NFTs or non-fungible tokens are grabbing headlines globally with digital files of art, music, memorabilia or even tweets being sold for millions of dollars on the blockchain. In India, brands are jumping on to the bandwagon too. From celebrities to startups, everybody is selling their version of ‘limited edition’ assets through NFT. Experts suggest that the India market will grow by at least 50 percent in 2022 with more and more categories coming up with their NFTs.
Turns out, brands are not getting into NFTs simply to be a part of the trend. “Using NFT a brand can make money in each and every transaction. With NFTs revenue opportunity increases manifold,” says Piyush Kumar, Founder & CEO at game streaming and esports platform Rooter.
Rooter itself is in the process of announcing their NFT in the game streaming space in the next quarter.
But first, for the uninitiated, let’s recap what an NFT is.
NFTs are basically digital assets with unique identification codes and metadata recorded in a blockchain ledger representing the ownership and authenticity of an associated unique tangible or intangible asset.
An EY report says that the concept behind NFTs is to create a certain scarcity and shortage in the flood of the seemingly infinite supply of virtual items. Accordingly, NFTs bring the promise of creating a "digital original" that is one of a kind and can be clearly attributed to the respective owner.
A commonly asked question is why should one invest in buying NFT of a digital asset that can easily be copied or downloaded. The EY reports answers that too. It says, “With the caveat of existing IP rights, anyone can theoretically copy a digital file as many times as they want, including the art contained in an NFT. However, NFTs are designed to offer something that is protected from replication: ownership of the work. Essentially, the owner of an NFT owns the original piece of hex values signed by the creator. While other individuals may freely copy the raw data, they cannot claim ownership.”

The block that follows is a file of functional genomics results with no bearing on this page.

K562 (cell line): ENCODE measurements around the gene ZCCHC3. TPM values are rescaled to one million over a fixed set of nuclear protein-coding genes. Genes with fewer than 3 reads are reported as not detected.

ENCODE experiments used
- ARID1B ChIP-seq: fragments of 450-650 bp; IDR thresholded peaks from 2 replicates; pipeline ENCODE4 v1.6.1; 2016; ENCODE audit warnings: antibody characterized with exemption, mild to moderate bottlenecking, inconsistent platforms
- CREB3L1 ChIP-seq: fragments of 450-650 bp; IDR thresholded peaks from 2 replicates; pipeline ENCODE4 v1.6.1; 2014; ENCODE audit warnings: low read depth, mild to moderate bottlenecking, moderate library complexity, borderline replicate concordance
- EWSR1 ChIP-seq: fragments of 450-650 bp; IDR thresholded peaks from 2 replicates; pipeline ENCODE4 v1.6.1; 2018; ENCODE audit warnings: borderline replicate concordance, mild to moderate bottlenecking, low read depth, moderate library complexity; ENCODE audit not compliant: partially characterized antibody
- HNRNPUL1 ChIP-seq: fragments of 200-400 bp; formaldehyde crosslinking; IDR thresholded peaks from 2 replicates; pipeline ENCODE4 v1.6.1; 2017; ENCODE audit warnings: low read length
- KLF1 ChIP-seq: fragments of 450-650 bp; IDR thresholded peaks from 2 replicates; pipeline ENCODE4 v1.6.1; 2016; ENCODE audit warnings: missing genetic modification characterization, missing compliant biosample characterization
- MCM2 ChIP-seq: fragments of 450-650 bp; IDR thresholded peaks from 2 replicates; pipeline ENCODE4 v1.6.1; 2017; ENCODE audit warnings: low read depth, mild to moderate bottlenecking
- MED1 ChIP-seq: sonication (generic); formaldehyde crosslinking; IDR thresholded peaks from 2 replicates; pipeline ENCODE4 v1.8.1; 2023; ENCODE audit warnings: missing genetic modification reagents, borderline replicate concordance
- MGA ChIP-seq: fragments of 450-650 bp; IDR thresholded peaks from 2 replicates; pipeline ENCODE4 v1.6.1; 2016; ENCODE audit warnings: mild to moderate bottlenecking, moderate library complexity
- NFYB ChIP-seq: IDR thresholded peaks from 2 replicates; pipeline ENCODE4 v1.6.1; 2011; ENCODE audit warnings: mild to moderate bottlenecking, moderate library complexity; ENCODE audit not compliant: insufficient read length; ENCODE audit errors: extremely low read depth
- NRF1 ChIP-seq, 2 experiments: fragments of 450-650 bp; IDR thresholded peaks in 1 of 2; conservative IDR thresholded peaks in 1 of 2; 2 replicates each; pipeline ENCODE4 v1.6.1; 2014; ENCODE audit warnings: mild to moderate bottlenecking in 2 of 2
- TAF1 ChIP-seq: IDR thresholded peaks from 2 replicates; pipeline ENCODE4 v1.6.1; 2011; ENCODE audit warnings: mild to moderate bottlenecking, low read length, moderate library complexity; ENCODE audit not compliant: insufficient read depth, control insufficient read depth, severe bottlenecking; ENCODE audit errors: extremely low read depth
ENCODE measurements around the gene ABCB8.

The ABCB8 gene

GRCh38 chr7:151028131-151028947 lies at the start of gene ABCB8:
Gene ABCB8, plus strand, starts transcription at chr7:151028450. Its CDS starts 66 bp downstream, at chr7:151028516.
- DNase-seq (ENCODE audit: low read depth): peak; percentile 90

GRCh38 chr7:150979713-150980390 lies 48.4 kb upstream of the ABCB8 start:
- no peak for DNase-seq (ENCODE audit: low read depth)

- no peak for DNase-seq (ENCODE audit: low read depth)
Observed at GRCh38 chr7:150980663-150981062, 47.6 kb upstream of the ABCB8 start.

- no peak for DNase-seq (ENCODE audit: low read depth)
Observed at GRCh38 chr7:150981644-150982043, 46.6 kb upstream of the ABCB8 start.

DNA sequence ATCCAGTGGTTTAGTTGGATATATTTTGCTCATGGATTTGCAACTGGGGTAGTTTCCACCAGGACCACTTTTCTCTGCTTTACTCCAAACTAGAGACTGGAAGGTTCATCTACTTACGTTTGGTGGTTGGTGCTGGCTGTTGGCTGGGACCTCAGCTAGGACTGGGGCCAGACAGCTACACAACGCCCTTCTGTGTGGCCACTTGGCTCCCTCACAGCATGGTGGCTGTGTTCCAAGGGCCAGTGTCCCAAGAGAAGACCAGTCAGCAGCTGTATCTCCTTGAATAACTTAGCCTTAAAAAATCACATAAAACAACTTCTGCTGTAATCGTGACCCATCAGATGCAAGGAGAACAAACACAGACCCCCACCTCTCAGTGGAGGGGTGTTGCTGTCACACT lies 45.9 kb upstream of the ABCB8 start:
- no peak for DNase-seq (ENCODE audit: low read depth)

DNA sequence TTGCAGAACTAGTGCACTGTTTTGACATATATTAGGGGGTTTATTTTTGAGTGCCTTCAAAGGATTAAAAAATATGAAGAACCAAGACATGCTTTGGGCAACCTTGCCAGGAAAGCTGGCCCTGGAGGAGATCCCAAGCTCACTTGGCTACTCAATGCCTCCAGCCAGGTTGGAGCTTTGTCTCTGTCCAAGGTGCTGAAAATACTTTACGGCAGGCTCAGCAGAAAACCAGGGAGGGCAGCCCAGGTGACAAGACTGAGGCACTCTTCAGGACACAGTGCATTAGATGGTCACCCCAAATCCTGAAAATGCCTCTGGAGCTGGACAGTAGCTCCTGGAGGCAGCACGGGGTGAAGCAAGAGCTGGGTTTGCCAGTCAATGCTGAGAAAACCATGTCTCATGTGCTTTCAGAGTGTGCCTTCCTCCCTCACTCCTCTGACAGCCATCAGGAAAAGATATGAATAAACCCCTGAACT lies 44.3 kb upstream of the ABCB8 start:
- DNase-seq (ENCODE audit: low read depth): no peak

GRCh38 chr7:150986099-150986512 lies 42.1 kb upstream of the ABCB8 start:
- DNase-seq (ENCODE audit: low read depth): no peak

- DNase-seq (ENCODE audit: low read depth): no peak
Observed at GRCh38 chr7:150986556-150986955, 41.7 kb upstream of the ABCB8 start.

Now, why are brands launching NFTs?
Brands are basically reinforcing the exclusivity of their offerings through NFTs. Globally a host of brands have been getting into the NFT space and not just selling but auctioning NFTs. Marvel Comics for instance, launched a series of Spider-Man and Captain America, then there was McDonald’s that created a limited number of NFTs in celebration of the McRib's 40th anniversary this October. There were also ultra-luxe brands like Gucci that sold NFT inspired by their fall-winter collection of the year at Christie’s. In August 2021, Coca-Cola’s first-ever NFT collectibles garnered a winning bid of $575,883 in an online auction.
Back in India celebrity brands have been taking to the trend quite aggressively. Popular names like Amitabh Bachchan, Sonu Nigam, Nucleya and Ritviz, Yuvraj Singh have all launched their NFTs this year. There are also brands like MG Motor India that also announced their foray into the NFT world. With this, the British brand has become the first carmaker in India to launch a collection of NFTs. The MG NFT collection went on sale with 1111 units of digital creatives as part of the launch collection.
There are comparatively smaller brands too. Like GO DESi, a confectionary brand that has launched NFT with NFT marketplace OpenSea. It is in fact the country’s first candy brand to enter the world of NFTs. Their aim is to create a futuristic brand in candy space.
“NFTs have become a contributing factor for brands to create their own identity,” says Harsh Rajat, Founder, Ethereum Push Notification Service (EPNS).
The intention for brands as experts say is to drive engagement and at the same time create exclusivity and help connoisseurs acquire what is called a ‘collectors’ item’.
Abhay Aggrawal, the CEO of Colexion that helped Yuvraj Singh launch his NFT says, “The premium NFT collection of Yuvraj Singh will be an opportunity for the fans to engage with their all-time favourite star. We are creating interesting digital spaces for him to engage with his fans who will also be able to 'own' special moments of his career.”